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Why you fail at weight control

As holiday temptations loom, new book offers personalized weight management, healthy habits for life

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With whipped cream-topped pumpkin pie and plates of holiday cookies looming, a new book by a Northwestern Medicine weight-management expert tells how to cruise through the holidays — and life — with your eating and weight under control.

Dr. Robert Kushner, a Northwestern Medicine lifestyle medicine physician, has a new book, “Six Factors to Fit: Weight Loss that Works for You!”  The book, which published Nov. 22, integrates his 40 years of insights and evidence-based research to create personalized weight-loss plans tailored to a person’s lifestyle, habits and mindset.

“Each person and situation is inherently unique, which is why one-size-fits-all diets consistently fail,” Kushner said. “Leveraging more than four decades of experience, I’ve learned that you need to address one’s lifestyle challenges, personalize a plan that reflects your specific and unique goals, and understand which of the many barriers — behavioral, psychological and physical — need to be overcome.” 

Kushner, a professor of medicine and medical education at Northwestern University Feinberg School of Medicine, is the medical director of Northwestern Medicine Center for Lifestyle Medicine, where he has treated thousands of patients.

He has designed a scientifically-validated Six Factor Quiz that helps people identify their factor-based roadblocks.

“These factors have to do with daily behaviors and thinking patterns that include not just what you eat but why you eat, how you may eat on the run and handle food temptations, your emotional connection to food, how you handle stress and make time for self-care, how active you are and how flexible you are in setting goals.”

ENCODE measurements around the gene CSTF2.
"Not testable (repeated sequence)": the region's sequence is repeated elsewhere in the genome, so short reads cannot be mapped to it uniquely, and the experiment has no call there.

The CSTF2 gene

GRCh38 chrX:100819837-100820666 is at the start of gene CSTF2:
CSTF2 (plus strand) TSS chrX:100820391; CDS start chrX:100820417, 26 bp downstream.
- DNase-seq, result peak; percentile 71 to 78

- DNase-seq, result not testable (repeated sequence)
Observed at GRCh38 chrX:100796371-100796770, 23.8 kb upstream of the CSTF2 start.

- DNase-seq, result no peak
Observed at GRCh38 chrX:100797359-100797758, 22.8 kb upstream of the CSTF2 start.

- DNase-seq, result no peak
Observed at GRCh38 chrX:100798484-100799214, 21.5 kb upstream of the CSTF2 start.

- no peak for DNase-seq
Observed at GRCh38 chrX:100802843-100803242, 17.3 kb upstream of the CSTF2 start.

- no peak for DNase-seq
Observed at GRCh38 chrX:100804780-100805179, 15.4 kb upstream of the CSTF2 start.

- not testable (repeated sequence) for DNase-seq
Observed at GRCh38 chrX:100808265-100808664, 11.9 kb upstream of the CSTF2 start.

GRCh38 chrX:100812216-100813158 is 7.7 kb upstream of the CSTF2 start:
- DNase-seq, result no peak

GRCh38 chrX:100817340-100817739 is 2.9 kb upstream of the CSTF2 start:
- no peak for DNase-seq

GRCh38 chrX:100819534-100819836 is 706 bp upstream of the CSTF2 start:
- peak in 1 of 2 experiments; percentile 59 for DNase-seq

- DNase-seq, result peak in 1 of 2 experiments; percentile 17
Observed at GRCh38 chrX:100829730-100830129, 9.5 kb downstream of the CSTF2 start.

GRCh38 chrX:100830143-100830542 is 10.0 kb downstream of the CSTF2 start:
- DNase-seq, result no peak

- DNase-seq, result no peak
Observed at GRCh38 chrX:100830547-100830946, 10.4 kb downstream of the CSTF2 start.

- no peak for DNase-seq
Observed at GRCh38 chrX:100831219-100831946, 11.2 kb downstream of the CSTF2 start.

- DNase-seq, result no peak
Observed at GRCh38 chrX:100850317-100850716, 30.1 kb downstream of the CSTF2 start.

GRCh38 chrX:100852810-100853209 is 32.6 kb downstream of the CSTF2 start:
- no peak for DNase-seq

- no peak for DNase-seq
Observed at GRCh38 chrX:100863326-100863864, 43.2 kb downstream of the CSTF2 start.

The first three factors reflect challenges related to eating and physical activity patterns:

  • Convenient Diner: Challenged by eating healthfully while on the go.
  • Easily Enticed Eater: Struggles with food temptations and an emotional connection to and love of food.
  • Exercise Struggler: Has trouble beginning and sustaining an exercise program, an important component of any weight-loss plan.

The other three factors target mindset and coping style, which can determine long-term success:

  • Fast Pacer: Someone with a hectic lifestyle who often puts their health last.
  • Self-Critic: A person affected by negative self-talk and poor body image, which can negatively affect self-esteem and the ability to lose weight.
  • All-or-Nothing Doer: An individual challenged by behaviors and thoughts that may conspire against making practical and moderate changes needed for long-term weight management. 

The book offers tailored plans — based on a person’s six factor quiz results — to aid weight loss, improve nutrition and eating habits, boost activity, gain energy and improve mood.

“Contrary to promises you’ve probably read for losing a large amount of weight over a short period of time on highly restrictive diets, consistent weight loss that fits your lifestyle is the best approach for long-lasting change,” Kushner said. “This is not a diet you go on and then off of,” he said. “Rather, it’s a lifelong weight management and healthy lifestyle program all in one, personalized for the individual.”

Kushner is author or editor of 12 books, 58 book chapters and more than 200 scientific articles on weight management, obesity and nutrition. He continues to treat patients, educate students and teach health-care professionals on the science and art of weight management.

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